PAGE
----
The short answer is the Supreme Court will likely issue a narrow opinion specifically ruling on the claims in this case.
The problem is that software is a grey area in US patent law… it is not been directly addressed by either the courts or legislature. Generally, the Court will try to rule narrowly on a particular issue, especially if there is uncertainty in the law. They do not want to be seen as "ruling from the bench"… otherwise they would be usurping the role of the legislature as the rule making body.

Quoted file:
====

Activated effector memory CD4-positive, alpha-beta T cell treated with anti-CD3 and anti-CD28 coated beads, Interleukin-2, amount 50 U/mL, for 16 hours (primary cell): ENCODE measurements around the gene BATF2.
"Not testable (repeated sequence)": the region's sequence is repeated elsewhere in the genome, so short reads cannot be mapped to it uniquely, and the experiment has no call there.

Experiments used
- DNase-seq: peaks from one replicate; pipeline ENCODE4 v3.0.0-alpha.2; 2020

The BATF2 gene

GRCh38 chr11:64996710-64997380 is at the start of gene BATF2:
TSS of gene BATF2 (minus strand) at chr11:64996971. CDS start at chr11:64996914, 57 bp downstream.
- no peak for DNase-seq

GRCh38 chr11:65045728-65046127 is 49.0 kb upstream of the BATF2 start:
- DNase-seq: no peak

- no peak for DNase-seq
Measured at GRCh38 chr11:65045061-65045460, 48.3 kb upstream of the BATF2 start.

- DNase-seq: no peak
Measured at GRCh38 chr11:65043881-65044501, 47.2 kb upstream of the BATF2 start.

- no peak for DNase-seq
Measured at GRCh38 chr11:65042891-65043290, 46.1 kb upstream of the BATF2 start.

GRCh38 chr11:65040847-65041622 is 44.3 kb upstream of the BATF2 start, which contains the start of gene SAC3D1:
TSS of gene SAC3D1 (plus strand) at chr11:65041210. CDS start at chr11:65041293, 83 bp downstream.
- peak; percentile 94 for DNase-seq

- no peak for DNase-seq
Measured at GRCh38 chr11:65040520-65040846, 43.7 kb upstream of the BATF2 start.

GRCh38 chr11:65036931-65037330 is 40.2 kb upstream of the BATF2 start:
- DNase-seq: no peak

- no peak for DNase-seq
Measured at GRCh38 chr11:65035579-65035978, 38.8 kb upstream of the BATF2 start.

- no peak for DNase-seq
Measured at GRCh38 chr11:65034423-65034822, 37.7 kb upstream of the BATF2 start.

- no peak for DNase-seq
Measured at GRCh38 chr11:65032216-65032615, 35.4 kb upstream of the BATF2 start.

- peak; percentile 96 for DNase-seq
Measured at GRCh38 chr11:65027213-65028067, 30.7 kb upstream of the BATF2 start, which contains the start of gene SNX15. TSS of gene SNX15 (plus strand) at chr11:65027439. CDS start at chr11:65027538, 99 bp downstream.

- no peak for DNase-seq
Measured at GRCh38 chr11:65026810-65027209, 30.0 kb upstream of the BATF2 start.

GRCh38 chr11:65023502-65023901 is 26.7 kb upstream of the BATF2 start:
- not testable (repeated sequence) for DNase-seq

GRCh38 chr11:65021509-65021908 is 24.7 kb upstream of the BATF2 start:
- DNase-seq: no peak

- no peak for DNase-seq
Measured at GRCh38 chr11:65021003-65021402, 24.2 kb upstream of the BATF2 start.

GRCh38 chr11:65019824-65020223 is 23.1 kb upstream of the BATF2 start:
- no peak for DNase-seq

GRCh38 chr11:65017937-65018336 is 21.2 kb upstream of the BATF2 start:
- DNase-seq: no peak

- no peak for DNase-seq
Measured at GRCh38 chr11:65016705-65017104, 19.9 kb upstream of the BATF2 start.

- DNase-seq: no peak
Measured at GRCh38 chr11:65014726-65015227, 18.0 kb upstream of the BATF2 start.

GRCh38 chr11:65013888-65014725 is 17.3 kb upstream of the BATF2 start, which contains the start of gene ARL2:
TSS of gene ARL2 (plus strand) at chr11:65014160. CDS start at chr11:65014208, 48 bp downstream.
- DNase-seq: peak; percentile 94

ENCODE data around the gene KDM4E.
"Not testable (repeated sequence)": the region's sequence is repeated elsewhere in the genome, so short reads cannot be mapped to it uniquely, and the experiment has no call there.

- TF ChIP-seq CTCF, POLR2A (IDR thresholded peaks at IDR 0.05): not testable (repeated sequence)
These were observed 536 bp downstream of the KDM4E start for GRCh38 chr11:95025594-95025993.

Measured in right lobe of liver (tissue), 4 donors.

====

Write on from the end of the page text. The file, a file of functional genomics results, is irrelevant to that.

A basic principle in patent law is that abstract ideas cannot be the subject of patents. For this reason, a basic software algorithm, like a mathematic algorithm or law of physics, is not patentable. However, if the software is used in a process "carried out with a particular apparatus or else effectuated a transformation of an article from one state to another state or thing", then it may be patentable. Given the arbitrariness of this standard, the USPTO has interpreted the standard broadly and have allowed software patents in a variety of circumstances. I don't think the question at this point is whether software is patentable; the question is what standard the USPTO should use to separate software that is an un-patentable abstract concept from software that should be concretely patentable.
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